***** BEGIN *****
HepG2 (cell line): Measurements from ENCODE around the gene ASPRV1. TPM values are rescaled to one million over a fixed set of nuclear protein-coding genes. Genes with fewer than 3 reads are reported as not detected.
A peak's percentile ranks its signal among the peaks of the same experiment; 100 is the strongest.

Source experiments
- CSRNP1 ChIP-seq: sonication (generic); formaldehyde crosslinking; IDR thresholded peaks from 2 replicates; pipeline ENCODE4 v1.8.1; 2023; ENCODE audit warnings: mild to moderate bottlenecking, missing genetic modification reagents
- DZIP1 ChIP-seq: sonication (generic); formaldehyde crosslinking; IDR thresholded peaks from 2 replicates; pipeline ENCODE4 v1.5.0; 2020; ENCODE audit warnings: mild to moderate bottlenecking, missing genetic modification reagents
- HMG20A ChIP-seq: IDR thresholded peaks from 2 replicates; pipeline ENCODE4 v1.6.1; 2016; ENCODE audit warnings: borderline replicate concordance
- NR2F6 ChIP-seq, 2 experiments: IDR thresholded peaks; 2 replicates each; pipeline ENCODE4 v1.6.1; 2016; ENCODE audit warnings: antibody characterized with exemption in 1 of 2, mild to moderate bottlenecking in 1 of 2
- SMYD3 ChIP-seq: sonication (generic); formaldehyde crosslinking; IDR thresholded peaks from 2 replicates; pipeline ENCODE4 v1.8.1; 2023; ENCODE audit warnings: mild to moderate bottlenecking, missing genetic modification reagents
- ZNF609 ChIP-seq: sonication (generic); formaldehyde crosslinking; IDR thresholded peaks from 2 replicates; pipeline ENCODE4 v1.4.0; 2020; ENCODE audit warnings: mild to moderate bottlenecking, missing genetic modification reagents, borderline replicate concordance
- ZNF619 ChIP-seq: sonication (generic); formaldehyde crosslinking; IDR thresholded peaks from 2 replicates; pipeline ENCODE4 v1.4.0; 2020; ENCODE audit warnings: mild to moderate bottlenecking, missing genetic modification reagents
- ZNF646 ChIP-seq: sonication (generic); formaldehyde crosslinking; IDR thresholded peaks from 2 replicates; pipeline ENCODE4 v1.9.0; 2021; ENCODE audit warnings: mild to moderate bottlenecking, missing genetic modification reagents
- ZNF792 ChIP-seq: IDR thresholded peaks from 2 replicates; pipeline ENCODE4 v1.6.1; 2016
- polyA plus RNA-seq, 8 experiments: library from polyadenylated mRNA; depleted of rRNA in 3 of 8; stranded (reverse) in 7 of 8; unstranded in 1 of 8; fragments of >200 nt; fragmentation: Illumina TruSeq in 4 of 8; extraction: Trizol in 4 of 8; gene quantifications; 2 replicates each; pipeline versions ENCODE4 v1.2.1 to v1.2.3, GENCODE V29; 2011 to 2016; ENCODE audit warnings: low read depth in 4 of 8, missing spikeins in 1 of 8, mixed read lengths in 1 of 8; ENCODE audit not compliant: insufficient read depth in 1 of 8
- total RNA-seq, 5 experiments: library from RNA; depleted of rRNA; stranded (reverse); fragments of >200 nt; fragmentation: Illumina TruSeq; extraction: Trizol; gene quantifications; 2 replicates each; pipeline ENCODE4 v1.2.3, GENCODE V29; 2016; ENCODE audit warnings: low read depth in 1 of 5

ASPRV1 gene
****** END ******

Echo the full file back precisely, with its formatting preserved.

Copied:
HepG2 (cell line): Measurements from ENCODE around the gene ASPRV1. TPM values are rescaled to one million over a fixed set of nuclear protein-coding genes. Genes with fewer than 3 reads are reported as not detected.
A peak's percentile ranks its signal among the peaks of the same experiment; 100 is the strongest.

Source experiments
- CSRNP1 ChIP-seq: sonication (generic); formaldehyde crosslinking; IDR thresholded peaks from 2 replicates; pipeline ENCODE4 v1.8.1; 2023; ENCODE audit warnings: mild to moderate bottlenecking, missing genetic modification reagents
- DZIP1 ChIP-seq: sonication (generic); formaldehyde crosslinking; IDR thresholded peaks from 2 replicates; pipeline ENCODE4 v1.5.0; 2020; ENCODE audit warnings: mild to moderate bottlenecking, missing genetic modification reagents
- HMG20A ChIP-seq: IDR thresholded peaks from 2 replicates; pipeline ENCODE4 v1.6.1; 2016; ENCODE audit warnings: borderline replicate concordance
- NR2F6 ChIP-seq, 2 experiments: IDR thresholded peaks; 2 replicates each; pipeline ENCODE4 v1.6.1; 2016; ENCODE audit warnings: antibody characterized with exemption in 1 of 2, mild to moderate bottlenecking in 1 of 2
- SMYD3 ChIP-seq: sonication (generic); formaldehyde crosslinking; IDR thresholded peaks from 2 replicates; pipeline ENCODE4 v1.8.1; 2023; ENCODE audit warnings: mild to moderate bottlenecking, missing genetic modification reagents
- ZNF609 ChIP-seq: sonication (generic); formaldehyde crosslinking; IDR thresholded peaks from 2 replicates; pipeline ENCODE4 v1.4.0; 2020; ENCODE audit warnings: mild to moderate bottlenecking, missing genetic modification reagents, borderline replicate concordance
- ZNF619 ChIP-seq: sonication (generic); formaldehyde crosslinking; IDR thresholded peaks from 2 replicates; pipeline ENCODE4 v1.4.0; 2020; ENCODE audit warnings: mild to moderate bottlenecking, missing genetic modification reagents
- ZNF646 ChIP-seq: sonication (generic); formaldehyde crosslinking; IDR thresholded peaks from 2 replicates; pipeline ENCODE4 v1.9.0; 2021; ENCODE audit warnings: mild to moderate bottlenecking, missing genetic modification reagents
- ZNF792 ChIP-seq: IDR thresholded peaks from 2 replicates; pipeline ENCODE4 v1.6.1; 2016
- polyA plus RNA-seq, 8 experiments: library from polyadenylated mRNA; depleted of rRNA in 3 of 8; stranded (reverse) in 7 of 8; unstranded in 1 of 8; fragments of >200 nt; fragmentation: Illumina TruSeq in 4 of 8; extraction: Trizol in 4 of 8; gene quantifications; 2 replicates each; pipeline versions ENCODE4 v1.2.1 to v1.2.3, GENCODE V29; 2011 to 2016; ENCODE audit warnings: low read depth in 4 of 8, missing spikeins in 1 of 8, mixed read lengths in 1 of 8; ENCODE audit not compliant: insufficient read depth in 1 of 8
- total RNA-seq, 5 experiments: library from RNA; depleted of rRNA; stranded (reverse); fragments of >200 nt; fragmentation: Illumina TruSeq; extraction: Trizol; gene quantifications; 2 replicates each; pipeline ENCODE4 v1.2.3, GENCODE V29; 2016; ENCODE audit warnings: low read depth in 1 of 5

ASPRV1 gene